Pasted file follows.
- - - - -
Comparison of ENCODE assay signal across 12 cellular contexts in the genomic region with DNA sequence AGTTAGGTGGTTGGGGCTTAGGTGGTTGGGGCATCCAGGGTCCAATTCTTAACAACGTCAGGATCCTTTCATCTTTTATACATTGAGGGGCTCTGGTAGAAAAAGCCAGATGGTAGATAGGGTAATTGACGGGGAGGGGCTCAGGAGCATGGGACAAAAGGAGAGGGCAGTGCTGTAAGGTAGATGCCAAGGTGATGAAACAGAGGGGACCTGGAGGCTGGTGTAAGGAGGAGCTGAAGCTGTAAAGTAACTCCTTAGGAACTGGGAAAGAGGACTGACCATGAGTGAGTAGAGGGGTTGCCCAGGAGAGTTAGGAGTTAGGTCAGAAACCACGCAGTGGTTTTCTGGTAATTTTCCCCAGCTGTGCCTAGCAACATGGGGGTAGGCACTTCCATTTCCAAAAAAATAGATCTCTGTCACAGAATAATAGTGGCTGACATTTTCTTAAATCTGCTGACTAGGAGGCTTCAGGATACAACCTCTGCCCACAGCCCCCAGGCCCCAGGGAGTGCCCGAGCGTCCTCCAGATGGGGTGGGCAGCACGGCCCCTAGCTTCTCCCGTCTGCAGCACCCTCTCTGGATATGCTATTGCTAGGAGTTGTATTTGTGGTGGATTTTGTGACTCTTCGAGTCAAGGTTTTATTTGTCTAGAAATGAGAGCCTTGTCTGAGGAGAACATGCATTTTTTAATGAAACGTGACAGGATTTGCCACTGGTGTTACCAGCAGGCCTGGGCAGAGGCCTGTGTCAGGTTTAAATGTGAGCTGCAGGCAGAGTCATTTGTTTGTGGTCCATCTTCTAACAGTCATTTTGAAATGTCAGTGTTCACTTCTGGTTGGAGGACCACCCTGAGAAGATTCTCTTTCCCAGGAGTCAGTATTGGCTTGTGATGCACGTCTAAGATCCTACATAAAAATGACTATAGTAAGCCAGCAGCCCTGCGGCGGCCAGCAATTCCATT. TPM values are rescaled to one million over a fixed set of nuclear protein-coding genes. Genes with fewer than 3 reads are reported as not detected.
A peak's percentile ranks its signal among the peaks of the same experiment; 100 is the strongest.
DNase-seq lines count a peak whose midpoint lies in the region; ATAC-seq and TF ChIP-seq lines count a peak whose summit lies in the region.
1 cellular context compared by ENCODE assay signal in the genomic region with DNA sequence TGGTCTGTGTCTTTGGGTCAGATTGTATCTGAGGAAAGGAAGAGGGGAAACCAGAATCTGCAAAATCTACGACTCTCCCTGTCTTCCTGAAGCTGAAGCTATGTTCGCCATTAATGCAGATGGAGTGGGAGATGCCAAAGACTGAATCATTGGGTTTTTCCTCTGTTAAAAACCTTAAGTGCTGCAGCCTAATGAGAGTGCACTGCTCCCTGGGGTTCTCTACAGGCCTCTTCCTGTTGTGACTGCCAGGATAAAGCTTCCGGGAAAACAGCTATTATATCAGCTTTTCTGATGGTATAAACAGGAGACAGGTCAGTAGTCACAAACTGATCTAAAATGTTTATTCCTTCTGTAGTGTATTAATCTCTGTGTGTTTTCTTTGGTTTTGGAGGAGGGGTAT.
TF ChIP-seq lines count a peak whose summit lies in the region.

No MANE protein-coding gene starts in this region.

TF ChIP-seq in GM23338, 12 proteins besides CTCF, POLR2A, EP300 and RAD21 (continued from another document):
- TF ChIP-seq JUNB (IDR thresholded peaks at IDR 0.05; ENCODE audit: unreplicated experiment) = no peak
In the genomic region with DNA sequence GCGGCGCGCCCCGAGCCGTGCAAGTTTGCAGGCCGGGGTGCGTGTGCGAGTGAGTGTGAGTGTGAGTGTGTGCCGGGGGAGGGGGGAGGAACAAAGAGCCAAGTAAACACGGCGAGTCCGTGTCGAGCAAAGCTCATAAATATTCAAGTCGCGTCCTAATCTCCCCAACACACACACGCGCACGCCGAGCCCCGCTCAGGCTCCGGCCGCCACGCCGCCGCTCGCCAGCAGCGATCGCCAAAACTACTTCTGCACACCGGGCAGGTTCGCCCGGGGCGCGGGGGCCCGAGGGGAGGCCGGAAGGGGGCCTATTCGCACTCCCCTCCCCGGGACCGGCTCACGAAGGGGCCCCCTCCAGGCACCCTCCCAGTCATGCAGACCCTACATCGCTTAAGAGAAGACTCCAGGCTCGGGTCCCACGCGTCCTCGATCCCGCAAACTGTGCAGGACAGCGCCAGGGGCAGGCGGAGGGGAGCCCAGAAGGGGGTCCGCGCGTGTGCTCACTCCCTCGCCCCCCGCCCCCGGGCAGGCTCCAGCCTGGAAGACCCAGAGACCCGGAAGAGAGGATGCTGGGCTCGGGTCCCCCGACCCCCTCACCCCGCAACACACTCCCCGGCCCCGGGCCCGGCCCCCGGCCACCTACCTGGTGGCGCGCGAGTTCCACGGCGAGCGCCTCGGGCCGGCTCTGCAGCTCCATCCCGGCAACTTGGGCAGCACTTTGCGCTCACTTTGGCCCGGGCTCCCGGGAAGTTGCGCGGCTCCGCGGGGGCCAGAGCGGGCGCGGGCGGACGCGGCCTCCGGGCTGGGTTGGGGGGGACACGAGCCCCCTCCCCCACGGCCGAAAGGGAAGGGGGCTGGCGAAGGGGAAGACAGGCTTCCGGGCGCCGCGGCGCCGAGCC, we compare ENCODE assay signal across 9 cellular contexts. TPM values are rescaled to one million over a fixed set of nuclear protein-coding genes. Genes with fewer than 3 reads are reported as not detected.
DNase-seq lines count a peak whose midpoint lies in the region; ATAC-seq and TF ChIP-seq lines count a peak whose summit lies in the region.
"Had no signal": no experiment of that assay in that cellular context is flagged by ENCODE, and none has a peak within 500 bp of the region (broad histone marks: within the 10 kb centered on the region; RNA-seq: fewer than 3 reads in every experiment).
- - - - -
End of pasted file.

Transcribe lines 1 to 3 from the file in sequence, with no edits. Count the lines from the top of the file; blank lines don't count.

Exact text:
Comparison of ENCODE assay signal across 12 cellular contexts in the genomic region with DNA sequence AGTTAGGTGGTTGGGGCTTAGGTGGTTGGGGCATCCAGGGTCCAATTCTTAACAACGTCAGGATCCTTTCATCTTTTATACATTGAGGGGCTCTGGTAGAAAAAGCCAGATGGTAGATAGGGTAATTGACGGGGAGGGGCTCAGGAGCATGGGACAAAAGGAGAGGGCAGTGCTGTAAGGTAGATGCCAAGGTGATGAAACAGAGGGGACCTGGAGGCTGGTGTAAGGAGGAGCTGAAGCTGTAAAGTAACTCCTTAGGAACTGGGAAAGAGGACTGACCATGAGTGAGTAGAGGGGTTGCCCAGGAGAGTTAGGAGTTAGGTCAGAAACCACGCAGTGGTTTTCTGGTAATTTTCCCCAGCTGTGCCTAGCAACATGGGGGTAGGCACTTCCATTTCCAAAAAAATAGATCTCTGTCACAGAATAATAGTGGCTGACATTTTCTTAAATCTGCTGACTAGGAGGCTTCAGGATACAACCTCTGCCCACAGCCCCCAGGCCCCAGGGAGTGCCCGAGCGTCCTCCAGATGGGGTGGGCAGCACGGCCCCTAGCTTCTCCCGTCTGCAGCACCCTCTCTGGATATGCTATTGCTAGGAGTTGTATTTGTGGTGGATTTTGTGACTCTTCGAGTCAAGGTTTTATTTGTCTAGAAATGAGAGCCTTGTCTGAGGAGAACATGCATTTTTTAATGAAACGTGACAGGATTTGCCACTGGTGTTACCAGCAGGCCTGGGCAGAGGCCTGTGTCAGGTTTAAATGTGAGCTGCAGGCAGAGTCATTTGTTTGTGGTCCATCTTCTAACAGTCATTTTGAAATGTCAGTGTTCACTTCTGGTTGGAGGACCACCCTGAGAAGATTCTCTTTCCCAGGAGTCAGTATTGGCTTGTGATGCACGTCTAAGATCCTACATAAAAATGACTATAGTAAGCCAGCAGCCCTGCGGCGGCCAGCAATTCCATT. TPM values are rescaled to one million over a fixed set of nuclear protein-coding genes. Genes with fewer than 3 reads are reported as not detected.
A peak's percentile ranks its signal among the peaks of the same experiment; 100 is the strongest.
DNase-seq lines count a peak whose midpoint lies in the region; ATAC-seq and TF ChIP-seq lines count a peak whose summit lies in the region.